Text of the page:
After exams and tests performed by your health care provider confirm an ear infection, there are various ways to treat the infection depending on several factors such as age, medical history and the type of ear infection.
For children who are older than 6 months, otherwise healthy, and have mild symptoms, the American Academy of Pediatrics and the American Academy of Family Physicians recommend a wait-and-see approach for the first 72 hours.
Most ear infections will safely clear up on their own without antibiotics. Often, treating the pain and allowing the body time to heal itself is all that is needed.
Self-care treatment options include:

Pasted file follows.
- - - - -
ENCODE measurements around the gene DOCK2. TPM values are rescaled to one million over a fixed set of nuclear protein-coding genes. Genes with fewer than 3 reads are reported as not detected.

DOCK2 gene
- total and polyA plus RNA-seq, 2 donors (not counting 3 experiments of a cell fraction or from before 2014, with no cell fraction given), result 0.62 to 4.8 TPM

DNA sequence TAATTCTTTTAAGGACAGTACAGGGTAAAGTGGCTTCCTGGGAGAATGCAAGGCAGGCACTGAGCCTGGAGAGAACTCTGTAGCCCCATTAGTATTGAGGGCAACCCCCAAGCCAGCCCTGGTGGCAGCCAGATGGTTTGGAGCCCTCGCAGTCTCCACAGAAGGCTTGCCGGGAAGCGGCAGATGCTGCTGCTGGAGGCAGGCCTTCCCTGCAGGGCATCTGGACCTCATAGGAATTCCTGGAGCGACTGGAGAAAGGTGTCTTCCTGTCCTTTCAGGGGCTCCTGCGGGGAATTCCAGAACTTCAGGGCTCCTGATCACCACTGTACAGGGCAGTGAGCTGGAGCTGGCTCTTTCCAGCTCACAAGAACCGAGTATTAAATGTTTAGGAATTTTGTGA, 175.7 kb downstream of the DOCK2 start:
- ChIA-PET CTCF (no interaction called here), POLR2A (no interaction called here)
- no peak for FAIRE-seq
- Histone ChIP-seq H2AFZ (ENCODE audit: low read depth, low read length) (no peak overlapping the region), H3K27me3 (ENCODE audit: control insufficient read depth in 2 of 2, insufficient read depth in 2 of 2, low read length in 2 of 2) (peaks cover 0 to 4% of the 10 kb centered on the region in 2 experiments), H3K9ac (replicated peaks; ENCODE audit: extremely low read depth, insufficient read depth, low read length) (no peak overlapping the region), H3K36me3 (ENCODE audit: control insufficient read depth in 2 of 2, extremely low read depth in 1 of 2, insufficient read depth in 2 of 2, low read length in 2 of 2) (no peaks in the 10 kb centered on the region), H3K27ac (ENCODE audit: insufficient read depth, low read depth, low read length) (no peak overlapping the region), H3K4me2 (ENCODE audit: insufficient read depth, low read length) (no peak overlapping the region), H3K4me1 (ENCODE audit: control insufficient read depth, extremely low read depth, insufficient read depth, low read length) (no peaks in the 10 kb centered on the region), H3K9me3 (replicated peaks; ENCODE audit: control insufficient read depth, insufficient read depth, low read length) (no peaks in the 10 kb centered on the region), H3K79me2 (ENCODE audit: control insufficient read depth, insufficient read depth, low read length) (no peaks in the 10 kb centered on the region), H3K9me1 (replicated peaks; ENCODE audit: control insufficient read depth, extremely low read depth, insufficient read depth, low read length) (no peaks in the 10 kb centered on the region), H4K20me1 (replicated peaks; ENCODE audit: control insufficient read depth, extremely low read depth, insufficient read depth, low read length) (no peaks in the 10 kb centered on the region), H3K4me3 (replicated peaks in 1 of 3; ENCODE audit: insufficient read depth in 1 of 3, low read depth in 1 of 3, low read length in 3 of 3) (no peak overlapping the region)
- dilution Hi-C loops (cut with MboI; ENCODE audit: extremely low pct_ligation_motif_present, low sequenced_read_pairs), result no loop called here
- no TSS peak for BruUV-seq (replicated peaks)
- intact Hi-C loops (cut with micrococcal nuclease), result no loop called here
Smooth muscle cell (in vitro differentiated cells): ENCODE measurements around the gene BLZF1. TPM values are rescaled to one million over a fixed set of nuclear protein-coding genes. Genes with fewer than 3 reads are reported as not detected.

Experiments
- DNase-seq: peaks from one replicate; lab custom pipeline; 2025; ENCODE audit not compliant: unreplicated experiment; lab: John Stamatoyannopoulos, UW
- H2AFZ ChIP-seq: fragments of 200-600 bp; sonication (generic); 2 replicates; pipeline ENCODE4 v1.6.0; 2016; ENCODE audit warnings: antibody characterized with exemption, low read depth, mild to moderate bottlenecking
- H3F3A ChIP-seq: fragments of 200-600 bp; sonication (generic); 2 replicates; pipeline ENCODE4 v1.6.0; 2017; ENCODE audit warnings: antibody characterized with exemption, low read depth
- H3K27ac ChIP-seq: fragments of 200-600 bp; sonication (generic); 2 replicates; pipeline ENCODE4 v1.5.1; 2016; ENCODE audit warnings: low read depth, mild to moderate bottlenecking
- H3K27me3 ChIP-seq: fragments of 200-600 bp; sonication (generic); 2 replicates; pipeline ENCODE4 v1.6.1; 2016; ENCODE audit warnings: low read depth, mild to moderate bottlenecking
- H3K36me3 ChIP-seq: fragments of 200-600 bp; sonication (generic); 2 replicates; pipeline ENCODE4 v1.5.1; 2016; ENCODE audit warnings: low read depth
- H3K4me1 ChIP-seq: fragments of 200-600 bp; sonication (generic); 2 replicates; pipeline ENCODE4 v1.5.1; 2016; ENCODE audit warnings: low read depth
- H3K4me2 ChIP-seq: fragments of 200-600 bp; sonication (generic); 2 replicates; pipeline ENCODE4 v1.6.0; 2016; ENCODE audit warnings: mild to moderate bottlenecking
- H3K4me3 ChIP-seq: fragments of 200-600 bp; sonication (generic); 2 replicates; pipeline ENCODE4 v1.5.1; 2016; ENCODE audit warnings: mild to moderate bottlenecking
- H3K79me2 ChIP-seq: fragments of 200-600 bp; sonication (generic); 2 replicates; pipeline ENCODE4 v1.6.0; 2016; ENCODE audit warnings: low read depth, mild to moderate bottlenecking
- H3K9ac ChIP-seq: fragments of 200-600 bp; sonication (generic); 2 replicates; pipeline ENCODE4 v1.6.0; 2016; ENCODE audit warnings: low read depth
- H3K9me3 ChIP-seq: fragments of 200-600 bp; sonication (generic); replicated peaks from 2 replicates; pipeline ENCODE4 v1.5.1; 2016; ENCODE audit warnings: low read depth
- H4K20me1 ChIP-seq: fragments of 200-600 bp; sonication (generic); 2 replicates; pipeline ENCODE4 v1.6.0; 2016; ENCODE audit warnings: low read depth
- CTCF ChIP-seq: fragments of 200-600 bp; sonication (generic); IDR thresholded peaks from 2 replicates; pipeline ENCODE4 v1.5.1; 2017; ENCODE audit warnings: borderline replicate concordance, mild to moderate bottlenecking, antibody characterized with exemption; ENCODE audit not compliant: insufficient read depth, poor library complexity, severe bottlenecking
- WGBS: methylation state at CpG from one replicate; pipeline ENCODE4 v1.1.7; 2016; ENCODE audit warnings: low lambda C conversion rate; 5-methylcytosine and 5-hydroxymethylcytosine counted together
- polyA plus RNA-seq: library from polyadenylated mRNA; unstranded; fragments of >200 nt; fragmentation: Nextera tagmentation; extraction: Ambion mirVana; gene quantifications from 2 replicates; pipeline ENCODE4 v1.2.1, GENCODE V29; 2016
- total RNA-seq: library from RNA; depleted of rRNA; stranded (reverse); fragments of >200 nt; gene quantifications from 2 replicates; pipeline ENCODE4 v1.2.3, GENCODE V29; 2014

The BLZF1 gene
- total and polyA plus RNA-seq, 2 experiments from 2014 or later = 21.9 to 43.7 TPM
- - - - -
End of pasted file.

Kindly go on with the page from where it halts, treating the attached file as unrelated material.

Applying a warm cloth or warm water bottle to the infected ear.
Using over-the-counter pain relief drops for ears.
Taking over-the counter medications for pain or fever, like ibuprofen or acetaminophen. DO NOT give aspirin to children.
Using prescription ear drops to relieve pain.
Though most won't, some ear infections will require antibiotics to prevent becoming worse. This is more likely for children under age 2, who have a fever, and are acting sick (beyond just the ear), or is not improving over 24 to 48 hours.
If there is fluid in the middle ear and the condition persists, even with antibiotic treatment, your child's health care provider may suggest surgery. The most common surgery for ear infections is a myringotomy, which relieves pressure and allows drainage of the fluid. During this procedure, which requires general anesthesia, a surgeon may insert a small drainage tube through your child's eardrum. The drainage tube keeps a small hole open that allows air to get in so fluids can drain more easily down the eustachian tube.